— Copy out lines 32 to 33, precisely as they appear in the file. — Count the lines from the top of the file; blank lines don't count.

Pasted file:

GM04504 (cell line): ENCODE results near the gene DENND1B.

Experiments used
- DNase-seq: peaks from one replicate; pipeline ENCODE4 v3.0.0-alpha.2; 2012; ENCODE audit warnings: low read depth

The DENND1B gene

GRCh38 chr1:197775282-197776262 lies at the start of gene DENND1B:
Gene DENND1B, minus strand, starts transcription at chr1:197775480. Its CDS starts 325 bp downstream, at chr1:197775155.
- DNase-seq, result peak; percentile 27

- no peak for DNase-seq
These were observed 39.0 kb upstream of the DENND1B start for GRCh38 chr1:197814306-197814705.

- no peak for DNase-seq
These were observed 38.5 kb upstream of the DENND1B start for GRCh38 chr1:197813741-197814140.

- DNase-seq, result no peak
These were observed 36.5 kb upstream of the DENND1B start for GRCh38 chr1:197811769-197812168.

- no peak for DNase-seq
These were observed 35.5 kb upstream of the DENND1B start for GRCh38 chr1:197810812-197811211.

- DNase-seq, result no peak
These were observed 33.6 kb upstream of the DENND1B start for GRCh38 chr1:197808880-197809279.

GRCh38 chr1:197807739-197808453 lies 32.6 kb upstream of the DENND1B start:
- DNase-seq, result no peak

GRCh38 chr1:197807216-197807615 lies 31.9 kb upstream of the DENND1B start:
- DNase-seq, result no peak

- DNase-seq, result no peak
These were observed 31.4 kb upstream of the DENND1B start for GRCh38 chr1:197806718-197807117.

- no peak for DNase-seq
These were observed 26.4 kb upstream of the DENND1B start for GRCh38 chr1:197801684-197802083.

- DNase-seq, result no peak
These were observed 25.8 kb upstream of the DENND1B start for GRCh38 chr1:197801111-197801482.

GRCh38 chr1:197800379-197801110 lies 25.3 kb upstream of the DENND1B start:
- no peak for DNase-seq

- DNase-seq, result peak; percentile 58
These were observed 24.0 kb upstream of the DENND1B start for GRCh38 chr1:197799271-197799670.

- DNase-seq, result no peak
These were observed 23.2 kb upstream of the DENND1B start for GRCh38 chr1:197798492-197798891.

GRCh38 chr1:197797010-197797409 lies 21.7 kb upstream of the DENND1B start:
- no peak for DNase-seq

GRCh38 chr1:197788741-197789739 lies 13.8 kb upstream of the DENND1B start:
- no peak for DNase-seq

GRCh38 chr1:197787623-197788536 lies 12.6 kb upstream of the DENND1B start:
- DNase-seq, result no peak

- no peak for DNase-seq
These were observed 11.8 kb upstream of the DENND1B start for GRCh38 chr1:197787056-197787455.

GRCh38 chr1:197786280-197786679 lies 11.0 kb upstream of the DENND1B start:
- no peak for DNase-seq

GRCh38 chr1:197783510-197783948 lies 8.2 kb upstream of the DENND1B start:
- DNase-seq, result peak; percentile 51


- DNase-seq, result no peak
These were observed 23.2 kb upstream of the DENND1B start for GRCh38 chr1:197798492-197798891.